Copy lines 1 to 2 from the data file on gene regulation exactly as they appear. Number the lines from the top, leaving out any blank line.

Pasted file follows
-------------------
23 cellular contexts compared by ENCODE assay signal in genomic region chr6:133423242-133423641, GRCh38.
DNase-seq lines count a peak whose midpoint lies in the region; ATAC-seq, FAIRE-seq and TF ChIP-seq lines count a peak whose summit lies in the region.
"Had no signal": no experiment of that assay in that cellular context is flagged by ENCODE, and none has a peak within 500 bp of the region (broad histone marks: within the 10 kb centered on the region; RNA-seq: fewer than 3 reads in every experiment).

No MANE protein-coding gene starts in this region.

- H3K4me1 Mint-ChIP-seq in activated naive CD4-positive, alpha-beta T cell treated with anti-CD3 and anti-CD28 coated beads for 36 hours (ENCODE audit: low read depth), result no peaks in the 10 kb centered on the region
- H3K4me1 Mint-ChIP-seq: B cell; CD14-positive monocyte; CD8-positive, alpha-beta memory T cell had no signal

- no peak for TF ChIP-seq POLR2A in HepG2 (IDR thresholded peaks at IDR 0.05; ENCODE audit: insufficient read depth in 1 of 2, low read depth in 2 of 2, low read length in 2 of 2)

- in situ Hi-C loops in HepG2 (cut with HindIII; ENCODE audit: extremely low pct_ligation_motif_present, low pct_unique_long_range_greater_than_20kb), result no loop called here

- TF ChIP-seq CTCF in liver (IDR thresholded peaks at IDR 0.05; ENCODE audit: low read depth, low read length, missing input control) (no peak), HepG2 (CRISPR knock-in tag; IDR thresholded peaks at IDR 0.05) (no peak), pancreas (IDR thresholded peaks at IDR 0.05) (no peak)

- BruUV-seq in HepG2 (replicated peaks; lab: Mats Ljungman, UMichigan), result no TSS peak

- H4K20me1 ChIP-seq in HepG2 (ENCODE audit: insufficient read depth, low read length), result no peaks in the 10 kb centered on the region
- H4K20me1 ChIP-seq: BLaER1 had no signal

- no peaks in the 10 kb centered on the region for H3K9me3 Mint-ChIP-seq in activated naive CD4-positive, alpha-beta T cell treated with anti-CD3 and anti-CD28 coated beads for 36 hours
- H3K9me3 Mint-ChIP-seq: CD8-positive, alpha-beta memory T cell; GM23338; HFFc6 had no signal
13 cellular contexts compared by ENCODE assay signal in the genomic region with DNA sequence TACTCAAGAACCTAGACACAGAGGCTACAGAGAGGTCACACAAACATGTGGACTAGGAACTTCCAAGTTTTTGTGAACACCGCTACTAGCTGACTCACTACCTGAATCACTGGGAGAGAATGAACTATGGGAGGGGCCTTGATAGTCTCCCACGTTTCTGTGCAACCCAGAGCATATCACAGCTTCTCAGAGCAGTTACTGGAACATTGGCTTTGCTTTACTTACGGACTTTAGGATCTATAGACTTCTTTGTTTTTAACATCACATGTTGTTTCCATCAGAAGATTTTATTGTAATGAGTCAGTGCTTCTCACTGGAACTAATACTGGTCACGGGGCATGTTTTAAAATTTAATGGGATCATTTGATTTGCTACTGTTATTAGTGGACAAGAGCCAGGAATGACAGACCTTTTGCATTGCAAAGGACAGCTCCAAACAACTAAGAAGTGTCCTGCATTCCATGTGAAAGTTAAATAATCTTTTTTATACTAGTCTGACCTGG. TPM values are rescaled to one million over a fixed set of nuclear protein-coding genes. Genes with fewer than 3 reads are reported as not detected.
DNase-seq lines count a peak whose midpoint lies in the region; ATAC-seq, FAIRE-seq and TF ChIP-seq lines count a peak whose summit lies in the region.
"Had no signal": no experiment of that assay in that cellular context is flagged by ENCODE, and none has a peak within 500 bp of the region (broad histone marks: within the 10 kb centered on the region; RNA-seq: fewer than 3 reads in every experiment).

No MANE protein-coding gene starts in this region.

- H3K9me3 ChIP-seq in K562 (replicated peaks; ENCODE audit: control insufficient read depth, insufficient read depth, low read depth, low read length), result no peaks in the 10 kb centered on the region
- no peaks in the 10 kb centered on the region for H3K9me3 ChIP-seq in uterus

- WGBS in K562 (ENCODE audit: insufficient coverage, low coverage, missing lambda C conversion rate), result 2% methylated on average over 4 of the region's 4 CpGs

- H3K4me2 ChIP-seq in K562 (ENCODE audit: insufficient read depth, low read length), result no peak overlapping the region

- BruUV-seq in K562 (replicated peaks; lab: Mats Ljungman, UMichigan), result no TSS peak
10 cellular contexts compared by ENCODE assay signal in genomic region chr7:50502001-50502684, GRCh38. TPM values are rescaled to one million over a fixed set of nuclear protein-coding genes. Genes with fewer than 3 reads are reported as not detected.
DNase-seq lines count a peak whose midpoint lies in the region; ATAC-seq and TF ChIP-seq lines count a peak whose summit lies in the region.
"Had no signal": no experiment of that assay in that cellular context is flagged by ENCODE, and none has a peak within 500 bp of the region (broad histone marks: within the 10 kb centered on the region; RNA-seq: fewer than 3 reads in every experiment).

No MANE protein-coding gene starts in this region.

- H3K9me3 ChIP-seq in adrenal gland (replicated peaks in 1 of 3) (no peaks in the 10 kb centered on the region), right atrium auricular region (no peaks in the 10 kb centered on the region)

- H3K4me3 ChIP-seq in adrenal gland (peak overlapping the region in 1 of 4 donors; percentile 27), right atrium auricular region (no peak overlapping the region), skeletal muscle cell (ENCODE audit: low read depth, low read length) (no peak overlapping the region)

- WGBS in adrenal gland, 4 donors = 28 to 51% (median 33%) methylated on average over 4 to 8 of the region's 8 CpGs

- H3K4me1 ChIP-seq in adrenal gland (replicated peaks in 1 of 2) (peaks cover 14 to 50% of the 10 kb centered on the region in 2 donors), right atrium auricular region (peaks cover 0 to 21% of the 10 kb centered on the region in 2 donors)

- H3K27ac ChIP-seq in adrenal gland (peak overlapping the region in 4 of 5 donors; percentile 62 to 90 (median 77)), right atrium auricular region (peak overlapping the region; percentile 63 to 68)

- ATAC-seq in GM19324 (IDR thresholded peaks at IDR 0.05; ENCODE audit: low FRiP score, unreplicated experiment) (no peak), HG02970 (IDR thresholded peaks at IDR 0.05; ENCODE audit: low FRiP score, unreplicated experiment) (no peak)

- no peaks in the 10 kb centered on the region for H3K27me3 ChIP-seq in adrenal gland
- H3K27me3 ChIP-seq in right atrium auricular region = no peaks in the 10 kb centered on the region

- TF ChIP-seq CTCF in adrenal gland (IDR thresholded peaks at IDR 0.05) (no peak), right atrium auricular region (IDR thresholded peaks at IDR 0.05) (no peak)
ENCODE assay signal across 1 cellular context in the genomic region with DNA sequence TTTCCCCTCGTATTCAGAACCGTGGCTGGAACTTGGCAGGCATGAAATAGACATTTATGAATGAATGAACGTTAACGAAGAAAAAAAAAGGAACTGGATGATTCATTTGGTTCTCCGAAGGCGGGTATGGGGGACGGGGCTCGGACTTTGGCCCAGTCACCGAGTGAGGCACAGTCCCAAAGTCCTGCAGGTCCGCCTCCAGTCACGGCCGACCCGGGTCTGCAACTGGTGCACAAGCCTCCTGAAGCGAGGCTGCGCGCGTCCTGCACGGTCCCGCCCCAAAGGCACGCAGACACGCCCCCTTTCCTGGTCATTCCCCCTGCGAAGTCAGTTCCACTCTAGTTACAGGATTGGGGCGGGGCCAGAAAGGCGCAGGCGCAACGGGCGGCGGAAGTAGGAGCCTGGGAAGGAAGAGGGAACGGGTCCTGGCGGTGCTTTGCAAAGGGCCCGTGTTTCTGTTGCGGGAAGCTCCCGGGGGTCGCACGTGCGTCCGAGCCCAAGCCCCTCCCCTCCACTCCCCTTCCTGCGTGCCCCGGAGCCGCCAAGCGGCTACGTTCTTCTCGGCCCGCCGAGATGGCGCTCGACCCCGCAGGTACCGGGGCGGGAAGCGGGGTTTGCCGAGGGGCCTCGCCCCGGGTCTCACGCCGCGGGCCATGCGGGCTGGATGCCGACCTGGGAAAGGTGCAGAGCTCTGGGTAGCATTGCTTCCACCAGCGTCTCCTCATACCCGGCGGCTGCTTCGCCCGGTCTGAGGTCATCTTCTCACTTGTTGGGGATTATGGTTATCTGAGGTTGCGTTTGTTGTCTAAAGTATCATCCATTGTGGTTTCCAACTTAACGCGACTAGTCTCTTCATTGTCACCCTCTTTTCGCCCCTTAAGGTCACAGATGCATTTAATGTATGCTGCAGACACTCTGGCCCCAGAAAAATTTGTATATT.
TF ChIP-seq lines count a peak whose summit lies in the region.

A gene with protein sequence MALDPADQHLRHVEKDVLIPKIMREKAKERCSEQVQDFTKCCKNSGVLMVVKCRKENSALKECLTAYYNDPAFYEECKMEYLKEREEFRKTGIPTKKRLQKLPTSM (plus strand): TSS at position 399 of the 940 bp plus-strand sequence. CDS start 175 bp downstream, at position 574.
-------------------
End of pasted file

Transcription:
23 cellular contexts compared by ENCODE assay signal in genomic region chr6:133423242-133423641, GRCh38.
DNase-seq lines count a peak whose midpoint lies in the region; ATAC-seq, FAIRE-seq and TF ChIP-seq lines count a peak whose summit lies in the region.